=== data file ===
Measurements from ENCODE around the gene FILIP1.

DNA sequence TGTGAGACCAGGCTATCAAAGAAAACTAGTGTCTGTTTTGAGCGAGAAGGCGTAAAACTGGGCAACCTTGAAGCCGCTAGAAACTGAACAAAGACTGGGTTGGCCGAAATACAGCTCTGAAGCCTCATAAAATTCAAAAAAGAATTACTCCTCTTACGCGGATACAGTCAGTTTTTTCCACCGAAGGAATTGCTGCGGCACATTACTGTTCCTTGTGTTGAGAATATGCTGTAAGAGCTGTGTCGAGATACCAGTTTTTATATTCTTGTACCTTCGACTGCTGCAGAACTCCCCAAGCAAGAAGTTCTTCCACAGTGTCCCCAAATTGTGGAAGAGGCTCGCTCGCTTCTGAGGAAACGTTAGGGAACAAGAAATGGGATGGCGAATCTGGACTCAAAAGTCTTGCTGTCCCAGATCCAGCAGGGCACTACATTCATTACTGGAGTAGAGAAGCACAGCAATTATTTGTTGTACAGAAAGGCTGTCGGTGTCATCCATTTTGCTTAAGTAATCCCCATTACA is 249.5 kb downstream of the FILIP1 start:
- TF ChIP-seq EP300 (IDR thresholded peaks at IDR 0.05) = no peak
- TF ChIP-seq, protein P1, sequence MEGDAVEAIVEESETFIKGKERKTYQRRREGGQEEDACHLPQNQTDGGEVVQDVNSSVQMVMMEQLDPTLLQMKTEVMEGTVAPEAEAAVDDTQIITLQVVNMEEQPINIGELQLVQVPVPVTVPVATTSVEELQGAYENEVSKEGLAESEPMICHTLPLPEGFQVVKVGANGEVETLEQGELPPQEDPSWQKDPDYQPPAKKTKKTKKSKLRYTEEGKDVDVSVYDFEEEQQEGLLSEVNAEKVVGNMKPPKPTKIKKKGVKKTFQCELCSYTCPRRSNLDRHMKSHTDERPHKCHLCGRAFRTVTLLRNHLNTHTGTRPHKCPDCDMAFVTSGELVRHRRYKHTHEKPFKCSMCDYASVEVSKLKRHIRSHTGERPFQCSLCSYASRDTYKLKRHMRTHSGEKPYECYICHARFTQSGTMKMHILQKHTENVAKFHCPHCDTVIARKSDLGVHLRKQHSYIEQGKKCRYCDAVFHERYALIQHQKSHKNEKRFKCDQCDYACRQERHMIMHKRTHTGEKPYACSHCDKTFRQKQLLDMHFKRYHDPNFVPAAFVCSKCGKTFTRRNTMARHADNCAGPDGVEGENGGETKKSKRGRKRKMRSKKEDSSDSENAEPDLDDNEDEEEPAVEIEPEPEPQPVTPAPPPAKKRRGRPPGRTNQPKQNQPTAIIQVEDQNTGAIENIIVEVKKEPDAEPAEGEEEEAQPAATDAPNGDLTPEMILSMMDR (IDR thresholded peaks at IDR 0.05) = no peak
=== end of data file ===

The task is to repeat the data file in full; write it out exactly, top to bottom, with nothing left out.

Measurements from ENCODE around the gene FILIP1.

DNA sequence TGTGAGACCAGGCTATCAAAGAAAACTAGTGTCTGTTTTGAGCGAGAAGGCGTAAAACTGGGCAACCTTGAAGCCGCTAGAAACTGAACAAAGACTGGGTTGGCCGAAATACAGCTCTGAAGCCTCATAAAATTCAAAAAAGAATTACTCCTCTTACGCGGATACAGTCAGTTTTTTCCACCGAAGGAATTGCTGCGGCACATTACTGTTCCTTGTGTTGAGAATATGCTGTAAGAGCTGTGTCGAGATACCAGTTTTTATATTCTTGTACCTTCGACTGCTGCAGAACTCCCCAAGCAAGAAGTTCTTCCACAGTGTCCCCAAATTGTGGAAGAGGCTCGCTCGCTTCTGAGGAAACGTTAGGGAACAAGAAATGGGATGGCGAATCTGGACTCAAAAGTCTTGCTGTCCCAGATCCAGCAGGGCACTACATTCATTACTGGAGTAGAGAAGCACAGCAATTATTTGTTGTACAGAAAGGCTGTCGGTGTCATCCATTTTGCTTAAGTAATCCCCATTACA is 249.5 kb downstream of the FILIP1 start:
- TF ChIP-seq EP300 (IDR thresholded peaks at IDR 0.05) = no peak
- TF ChIP-seq, protein P1, sequence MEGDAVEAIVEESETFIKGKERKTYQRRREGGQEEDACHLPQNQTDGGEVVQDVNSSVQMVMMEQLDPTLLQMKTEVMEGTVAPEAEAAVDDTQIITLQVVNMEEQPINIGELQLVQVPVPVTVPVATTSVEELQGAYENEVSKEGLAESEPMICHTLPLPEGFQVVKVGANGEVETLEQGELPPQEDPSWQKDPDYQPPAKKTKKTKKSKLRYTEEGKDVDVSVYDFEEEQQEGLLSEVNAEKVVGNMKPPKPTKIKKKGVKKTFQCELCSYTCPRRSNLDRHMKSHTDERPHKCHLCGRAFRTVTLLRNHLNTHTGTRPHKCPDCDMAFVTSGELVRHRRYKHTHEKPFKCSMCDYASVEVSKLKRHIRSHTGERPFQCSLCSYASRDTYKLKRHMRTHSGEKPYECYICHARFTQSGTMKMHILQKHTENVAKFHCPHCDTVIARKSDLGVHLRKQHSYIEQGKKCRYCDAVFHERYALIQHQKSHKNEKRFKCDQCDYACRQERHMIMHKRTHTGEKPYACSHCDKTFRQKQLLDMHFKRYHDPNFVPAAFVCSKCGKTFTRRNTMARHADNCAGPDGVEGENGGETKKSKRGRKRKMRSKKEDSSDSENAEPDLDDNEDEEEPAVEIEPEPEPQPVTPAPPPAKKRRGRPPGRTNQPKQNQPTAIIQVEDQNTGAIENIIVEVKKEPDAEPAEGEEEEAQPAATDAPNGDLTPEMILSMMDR (IDR thresholded peaks at IDR 0.05) = no peak